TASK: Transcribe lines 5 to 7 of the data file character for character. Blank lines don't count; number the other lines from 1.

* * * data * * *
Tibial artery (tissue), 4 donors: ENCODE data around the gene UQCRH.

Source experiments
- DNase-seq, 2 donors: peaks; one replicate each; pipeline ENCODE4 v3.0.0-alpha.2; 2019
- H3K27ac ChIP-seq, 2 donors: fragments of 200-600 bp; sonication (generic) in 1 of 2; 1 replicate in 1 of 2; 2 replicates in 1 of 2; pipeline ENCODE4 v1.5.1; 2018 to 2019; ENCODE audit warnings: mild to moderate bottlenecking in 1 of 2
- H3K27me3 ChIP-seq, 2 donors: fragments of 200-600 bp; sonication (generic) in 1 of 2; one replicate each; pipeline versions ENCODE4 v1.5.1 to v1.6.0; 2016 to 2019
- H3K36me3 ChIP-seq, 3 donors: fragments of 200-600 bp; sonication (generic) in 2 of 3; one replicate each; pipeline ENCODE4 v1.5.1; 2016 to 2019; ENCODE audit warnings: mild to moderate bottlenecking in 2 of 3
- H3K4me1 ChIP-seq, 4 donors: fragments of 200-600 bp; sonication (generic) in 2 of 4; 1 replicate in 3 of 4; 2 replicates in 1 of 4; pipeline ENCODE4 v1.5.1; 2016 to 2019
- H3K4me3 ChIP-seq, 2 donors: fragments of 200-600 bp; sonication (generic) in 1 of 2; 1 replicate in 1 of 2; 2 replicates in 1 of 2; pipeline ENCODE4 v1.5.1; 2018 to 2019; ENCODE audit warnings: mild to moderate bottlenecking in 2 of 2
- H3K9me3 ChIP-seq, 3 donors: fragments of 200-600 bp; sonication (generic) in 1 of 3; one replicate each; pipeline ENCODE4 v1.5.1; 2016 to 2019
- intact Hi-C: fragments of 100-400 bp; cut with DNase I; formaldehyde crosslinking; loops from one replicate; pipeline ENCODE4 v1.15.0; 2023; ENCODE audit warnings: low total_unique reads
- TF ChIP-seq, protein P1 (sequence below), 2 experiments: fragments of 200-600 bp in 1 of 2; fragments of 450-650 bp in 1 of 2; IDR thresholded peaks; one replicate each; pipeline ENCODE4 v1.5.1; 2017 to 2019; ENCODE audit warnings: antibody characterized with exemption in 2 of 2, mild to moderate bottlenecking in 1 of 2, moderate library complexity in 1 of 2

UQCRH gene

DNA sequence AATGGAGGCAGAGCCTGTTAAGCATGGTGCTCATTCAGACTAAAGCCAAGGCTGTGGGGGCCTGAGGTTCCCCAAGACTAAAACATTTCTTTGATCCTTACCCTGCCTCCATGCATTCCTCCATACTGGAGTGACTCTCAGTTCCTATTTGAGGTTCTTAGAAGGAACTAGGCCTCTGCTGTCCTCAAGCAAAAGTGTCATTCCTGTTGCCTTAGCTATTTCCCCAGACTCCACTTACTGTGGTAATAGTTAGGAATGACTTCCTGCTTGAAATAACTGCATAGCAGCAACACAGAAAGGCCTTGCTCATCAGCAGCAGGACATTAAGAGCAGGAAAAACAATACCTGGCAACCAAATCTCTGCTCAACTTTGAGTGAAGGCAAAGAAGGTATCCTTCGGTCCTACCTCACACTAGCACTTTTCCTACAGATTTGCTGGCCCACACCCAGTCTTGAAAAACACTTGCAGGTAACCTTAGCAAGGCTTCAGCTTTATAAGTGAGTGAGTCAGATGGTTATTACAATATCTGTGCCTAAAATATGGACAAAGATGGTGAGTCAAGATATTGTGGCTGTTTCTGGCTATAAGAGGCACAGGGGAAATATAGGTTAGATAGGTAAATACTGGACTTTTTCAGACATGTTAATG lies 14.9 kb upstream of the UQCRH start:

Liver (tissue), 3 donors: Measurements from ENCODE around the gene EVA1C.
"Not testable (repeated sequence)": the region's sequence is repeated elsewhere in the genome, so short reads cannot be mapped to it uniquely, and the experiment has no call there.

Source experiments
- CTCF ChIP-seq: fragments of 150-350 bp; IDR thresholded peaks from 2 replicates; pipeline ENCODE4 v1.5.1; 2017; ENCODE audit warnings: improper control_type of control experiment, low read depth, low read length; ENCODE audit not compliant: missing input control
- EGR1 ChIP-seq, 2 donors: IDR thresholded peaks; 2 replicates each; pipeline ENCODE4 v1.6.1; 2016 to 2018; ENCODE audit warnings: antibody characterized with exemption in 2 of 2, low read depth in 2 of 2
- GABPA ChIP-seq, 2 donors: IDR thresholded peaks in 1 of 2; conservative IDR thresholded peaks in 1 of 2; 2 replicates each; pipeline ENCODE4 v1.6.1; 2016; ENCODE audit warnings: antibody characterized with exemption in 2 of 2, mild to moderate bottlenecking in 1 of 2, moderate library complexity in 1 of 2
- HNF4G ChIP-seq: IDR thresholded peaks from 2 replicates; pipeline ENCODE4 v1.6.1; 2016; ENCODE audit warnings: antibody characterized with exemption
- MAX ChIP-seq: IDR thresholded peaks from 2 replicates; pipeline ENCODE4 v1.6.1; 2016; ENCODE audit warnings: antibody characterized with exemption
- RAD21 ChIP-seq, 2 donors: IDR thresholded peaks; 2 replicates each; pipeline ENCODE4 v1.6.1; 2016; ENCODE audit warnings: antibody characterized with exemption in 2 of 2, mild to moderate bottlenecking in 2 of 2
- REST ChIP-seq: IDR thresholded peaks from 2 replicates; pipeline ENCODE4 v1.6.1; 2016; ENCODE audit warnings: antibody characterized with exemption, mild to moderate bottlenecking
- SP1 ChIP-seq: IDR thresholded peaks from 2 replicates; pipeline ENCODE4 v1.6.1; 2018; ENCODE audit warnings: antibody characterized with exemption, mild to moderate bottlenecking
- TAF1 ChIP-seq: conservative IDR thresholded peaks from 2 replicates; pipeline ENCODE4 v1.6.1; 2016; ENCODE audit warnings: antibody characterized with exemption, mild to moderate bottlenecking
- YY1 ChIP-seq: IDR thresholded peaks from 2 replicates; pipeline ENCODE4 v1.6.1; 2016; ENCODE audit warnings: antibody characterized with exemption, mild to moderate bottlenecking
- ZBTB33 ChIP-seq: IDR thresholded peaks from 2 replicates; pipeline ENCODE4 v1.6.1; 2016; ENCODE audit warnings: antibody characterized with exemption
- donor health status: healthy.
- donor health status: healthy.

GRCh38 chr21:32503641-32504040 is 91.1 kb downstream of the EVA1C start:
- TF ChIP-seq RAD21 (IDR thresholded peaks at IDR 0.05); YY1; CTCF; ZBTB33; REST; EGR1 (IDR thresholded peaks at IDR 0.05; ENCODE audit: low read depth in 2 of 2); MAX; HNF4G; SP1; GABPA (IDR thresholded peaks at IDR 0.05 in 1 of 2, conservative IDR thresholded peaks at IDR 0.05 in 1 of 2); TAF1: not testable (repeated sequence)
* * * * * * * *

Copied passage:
- H3K27me3 ChIP-seq, 2 donors: fragments of 200-600 bp; sonication (generic) in 1 of 2; one replicate each; pipeline versions ENCODE4 v1.5.1 to v1.6.0; 2016 to 2019
- H3K36me3 ChIP-seq, 3 donors: fragments of 200-600 bp; sonication (generic) in 2 of 3; one replicate each; pipeline ENCODE4 v1.5.1; 2016 to 2019; ENCODE audit warnings: mild to moderate bottlenecking in 2 of 3
- H3K4me1 ChIP-seq, 4 donors: fragments of 200-600 bp; sonication (generic) in 2 of 4; 1 replicate in 3 of 4; 2 replicates in 1 of 4; pipeline ENCODE4 v1.5.1; 2016 to 2019